In one study referenced in “Mind/Body Health,” people who identified as “hyperaroused” – very, very stressed, basically — were 1.8 times more likely to develop ulcers than others. One of the most common effects of stress are “functional bowel disorders,” such as irritable bowel syndrome (IBS), nonulcer dyspepsia (chronic stomach pain), and esophageal spasm. Stress is documented as a chief contributor to heart disease, causing blood pressure to spike, which weakens the protective inner lining of arteries. Fats are deposited in those arteries, blood vessels narrow, and circulation is slowed, increasing the probability of clotting. Once clots begin to form, additional fatty deposits occur, and arteries become rigid and inflexible. Result? In the worst cases, heart attacks and strokes.
Stress can also elevate levels of serum cholesterol. It is believed inflammation caused by stress weakens the immune system, allowing bacteria or viruses to take root and decrease immune response.
One of the greatest dangers of stress is the effect upon the metabolic system. The authors of “Mind/Body Health” also lay out the group of issues known as “metabolic syndrome” – abdominal obsesity, cholesterol issues in the blood contributing to the buildup of plaque in the artery walls and elevated blood pressure (contributing to clotting), and “proinflammatory state,” with elevated levels of certain proteins in the blood, among other effects.
Insulin resistance or glucose intolerance is another major concern. Insulin resistance is greatly worsened by stress hormones such as cortisol and epinephrine (adrenaline). Stress hormones drive the blood sugar up to provide energy to fight or run — but when stress is chronic and running or fighting is not the solution, the high sugars and resultant obesity often lead to diabetes and its complications.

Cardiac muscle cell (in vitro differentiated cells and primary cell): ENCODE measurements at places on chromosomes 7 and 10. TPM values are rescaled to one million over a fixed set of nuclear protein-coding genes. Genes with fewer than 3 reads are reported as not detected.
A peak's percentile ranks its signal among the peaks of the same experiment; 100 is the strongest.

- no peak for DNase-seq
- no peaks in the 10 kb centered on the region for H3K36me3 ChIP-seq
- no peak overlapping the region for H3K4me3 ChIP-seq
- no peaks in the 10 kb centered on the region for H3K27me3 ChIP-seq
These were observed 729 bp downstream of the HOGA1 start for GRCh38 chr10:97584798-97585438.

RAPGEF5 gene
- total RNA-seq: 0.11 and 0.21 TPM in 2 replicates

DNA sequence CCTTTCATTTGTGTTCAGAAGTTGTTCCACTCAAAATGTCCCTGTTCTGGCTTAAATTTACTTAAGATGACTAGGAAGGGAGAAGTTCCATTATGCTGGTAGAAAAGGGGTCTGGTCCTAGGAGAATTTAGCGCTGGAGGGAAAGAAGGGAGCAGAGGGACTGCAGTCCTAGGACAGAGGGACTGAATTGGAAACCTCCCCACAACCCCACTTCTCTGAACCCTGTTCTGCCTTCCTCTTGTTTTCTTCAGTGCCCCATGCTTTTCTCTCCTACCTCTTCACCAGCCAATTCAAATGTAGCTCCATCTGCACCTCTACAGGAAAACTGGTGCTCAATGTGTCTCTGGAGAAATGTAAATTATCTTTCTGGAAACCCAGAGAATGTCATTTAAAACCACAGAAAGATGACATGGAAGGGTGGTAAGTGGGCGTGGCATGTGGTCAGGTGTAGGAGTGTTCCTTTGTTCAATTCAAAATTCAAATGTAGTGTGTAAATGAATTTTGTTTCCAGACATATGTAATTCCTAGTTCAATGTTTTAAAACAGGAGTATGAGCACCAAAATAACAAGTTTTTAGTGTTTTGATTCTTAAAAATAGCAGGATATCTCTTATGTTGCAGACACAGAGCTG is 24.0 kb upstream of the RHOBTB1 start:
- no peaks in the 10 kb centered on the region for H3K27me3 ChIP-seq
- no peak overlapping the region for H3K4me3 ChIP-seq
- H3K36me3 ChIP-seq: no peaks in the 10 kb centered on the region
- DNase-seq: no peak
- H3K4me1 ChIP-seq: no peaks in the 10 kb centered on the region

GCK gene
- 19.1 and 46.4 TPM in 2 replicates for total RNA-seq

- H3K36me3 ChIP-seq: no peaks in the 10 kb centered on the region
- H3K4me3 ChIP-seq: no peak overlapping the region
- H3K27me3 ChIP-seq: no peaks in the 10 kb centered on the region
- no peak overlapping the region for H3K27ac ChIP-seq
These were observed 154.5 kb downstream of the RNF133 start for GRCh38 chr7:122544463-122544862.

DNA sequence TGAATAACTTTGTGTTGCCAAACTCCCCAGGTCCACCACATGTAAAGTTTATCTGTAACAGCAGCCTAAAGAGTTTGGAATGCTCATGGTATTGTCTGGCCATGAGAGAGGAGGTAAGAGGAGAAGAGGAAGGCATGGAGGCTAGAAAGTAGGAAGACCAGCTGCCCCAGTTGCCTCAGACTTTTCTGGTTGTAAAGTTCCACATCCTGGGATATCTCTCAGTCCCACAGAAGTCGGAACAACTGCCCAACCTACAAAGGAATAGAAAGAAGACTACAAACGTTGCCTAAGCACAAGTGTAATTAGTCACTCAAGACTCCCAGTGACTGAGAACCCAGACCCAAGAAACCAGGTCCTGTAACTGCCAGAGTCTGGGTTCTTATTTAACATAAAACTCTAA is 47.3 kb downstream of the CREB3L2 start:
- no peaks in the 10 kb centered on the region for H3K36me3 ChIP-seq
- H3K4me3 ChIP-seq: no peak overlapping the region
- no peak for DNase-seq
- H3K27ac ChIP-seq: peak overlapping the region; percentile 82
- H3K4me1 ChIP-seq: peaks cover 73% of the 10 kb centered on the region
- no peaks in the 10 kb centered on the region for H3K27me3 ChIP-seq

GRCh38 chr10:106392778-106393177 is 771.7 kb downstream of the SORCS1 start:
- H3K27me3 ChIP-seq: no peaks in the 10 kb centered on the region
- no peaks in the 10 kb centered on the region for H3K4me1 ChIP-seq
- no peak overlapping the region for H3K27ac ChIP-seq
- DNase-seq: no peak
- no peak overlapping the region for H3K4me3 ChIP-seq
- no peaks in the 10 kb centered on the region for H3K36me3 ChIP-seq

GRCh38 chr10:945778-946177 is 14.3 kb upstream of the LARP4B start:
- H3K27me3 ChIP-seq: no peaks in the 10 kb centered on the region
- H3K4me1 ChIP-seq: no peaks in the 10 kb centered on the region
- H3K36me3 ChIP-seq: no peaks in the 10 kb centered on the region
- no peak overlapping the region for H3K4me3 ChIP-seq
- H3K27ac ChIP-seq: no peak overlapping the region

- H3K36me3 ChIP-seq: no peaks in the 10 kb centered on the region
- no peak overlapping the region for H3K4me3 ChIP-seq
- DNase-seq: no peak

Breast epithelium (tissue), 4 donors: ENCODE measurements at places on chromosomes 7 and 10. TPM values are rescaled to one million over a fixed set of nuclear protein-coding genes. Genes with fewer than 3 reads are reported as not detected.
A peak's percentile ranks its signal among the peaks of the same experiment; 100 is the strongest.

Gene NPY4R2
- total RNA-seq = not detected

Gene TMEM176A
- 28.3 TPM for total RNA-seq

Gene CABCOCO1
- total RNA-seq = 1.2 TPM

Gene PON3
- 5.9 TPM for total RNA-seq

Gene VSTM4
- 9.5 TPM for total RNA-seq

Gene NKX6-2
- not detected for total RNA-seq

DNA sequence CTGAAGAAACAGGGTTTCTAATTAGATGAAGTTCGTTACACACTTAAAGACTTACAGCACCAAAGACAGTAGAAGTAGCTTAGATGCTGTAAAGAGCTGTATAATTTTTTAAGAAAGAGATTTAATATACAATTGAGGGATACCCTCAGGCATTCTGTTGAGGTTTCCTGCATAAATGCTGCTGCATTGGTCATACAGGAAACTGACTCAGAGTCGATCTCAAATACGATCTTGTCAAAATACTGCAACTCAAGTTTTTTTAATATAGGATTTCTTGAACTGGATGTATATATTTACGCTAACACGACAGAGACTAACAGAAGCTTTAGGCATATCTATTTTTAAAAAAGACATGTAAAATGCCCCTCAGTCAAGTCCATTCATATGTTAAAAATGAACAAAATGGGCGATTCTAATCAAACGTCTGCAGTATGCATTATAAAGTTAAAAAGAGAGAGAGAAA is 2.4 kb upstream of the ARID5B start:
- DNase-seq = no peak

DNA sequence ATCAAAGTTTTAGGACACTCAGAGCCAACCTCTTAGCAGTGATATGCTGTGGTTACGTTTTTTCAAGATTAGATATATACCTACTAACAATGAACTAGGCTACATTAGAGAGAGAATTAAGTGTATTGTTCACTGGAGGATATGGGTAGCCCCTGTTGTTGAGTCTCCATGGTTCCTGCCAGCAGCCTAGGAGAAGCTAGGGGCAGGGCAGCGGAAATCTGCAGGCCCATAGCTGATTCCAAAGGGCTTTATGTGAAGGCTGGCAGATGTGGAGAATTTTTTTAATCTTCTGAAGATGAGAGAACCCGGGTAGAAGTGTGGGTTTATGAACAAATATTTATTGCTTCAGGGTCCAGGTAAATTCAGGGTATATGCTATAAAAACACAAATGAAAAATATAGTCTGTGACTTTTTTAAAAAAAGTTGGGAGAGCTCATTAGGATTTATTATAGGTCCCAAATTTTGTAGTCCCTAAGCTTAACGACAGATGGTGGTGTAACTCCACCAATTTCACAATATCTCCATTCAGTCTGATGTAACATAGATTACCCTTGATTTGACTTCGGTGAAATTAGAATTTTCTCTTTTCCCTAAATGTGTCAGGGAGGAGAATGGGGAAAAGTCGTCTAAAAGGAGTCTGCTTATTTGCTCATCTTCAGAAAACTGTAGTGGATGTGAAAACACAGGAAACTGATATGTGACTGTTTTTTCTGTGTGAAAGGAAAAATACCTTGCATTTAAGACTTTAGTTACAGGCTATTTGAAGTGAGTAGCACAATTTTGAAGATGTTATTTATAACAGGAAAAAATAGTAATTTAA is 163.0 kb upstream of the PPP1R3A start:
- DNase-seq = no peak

People with metabolic syndrome are at increased risk of not only coronary heart disease and other diseases related to plaque buildups, but also type 2 diabetes. It’s estimated that more than 50 million Americans have metabolic syndrome, and its likelihood increases with chronic stress. According to the American Psychological Association’s stress survey, overweight people report more stress and use junk foods for comfort. Recent research shows job stress is a distinct risk factor for metabolic syndrome.
OK, Clifford, but what we can do about it?
Psychological toughness increases not with isolation and cynicism, but through things like optimism, a sense of control, social support and practicing mindfulness techniques. Physical resilience depends upon genetics, environment, adequate sleep and proper nutrition. Research also shows how we cope with stress can lessen the impact of stress on our immune system, as does our ability to control and predict stress, thereby decreasing the physical aftereffects of stress.
Truckers can utilize things like taking short breaks (a less-rigid clock in an hours rewrite might help here, FMCSA, if you’re listening) with moderate exercise such as walking around the truck and trailer a couple of times. Likewise: Getting a pet for comfort, companionship, and exercise. Explore the environment you find yourself in at the next stop: Get out of the truck and discover the attractions in the area, or utilize local support groups to lessen the isolation of the job.
Drivers can and should also build a social network they can reach out to via the communications tech we all carry, whether basic phones, smartphones or our on-road laptops. In addition, we must get back to building camaraderie, not tearing it down and throwing it on the nearest unfortunate dung heap in the parking lot.
How do we do that? Encourage one another, help one another, and above all else take a deep breath and realize that other driver is trying to do the same job as you, just as safe as they can, and with the same pressures as most everyone else. We all want to get home to our families. Let’s help one another do just that.